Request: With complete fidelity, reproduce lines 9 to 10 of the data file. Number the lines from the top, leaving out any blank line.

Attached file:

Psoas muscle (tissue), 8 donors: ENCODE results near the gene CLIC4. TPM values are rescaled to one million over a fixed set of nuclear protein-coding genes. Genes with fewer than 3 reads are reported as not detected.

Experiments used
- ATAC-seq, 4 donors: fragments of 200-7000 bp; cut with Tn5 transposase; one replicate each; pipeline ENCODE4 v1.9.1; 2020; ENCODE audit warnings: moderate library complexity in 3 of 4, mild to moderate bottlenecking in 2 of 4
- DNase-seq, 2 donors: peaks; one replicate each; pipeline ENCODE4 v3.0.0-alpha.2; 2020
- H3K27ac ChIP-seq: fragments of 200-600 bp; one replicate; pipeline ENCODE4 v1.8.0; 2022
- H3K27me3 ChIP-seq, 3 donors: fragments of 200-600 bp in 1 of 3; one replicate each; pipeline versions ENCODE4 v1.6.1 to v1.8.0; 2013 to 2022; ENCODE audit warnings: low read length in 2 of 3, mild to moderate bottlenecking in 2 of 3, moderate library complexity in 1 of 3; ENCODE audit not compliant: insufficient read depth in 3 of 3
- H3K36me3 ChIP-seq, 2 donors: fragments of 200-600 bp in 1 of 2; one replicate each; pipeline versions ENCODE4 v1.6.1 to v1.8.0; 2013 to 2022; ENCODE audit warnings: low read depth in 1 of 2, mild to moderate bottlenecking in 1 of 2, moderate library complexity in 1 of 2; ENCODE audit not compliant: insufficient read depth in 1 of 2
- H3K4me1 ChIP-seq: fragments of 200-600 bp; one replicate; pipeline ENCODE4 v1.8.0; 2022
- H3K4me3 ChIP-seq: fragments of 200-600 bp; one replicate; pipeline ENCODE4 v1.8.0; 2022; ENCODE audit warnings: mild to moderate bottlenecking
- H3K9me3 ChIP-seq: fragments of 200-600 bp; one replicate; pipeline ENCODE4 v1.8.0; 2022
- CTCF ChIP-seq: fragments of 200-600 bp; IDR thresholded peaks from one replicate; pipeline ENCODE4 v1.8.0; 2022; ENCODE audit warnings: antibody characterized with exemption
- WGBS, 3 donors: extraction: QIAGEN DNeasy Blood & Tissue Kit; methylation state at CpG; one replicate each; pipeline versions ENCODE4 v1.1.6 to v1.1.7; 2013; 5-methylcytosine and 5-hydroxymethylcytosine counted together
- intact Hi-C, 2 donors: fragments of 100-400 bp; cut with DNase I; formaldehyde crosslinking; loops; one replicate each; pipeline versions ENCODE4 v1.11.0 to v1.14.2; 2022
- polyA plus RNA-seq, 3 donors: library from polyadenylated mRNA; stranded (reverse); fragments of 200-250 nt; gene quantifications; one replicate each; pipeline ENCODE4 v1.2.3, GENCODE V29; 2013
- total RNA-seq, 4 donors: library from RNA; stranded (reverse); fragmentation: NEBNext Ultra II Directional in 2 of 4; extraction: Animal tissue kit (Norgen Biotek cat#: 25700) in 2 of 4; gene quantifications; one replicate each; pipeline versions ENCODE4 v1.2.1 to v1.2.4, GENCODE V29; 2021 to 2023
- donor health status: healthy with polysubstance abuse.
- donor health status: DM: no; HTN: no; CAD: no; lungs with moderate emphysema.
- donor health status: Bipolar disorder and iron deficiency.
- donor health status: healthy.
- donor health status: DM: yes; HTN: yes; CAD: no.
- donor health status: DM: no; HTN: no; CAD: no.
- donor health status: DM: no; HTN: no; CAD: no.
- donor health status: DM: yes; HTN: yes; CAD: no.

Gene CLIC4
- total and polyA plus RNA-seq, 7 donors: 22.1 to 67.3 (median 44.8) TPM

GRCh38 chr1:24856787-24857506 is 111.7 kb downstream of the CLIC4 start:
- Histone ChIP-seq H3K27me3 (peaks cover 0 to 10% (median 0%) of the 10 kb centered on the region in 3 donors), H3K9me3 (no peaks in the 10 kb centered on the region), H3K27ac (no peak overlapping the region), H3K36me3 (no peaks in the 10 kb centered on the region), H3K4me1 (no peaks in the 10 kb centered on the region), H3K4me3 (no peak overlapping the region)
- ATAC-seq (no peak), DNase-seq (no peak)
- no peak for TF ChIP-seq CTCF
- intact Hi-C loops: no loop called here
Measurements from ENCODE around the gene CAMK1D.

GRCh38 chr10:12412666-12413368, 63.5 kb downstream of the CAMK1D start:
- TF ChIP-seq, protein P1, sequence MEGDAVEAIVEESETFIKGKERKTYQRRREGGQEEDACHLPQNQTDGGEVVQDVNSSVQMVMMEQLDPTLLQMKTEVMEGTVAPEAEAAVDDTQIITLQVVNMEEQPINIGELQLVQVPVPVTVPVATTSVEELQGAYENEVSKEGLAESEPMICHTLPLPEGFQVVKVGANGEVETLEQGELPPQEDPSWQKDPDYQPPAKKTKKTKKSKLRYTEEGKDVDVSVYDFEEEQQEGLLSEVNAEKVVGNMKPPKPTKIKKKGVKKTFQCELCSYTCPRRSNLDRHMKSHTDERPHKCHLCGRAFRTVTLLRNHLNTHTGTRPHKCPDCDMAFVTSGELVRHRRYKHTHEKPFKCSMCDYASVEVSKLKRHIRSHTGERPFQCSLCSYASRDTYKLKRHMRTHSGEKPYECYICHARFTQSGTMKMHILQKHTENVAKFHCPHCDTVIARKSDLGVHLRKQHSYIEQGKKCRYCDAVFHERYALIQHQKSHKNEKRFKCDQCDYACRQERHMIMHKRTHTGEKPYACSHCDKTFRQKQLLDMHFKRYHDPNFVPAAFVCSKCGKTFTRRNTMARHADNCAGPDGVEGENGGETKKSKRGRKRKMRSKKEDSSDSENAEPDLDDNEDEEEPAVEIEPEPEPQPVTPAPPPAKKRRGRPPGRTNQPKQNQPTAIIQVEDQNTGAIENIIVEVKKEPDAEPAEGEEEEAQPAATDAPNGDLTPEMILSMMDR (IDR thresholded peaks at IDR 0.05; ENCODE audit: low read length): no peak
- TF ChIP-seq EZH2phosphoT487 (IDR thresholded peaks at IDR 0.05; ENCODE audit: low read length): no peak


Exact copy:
- H3K4me3 ChIP-seq: fragments of 200-600 bp; one replicate; pipeline ENCODE4 v1.8.0; 2022; ENCODE audit warnings: mild to moderate bottlenecking
- H3K9me3 ChIP-seq: fragments of 200-600 bp; one replicate; pipeline ENCODE4 v1.8.0; 2022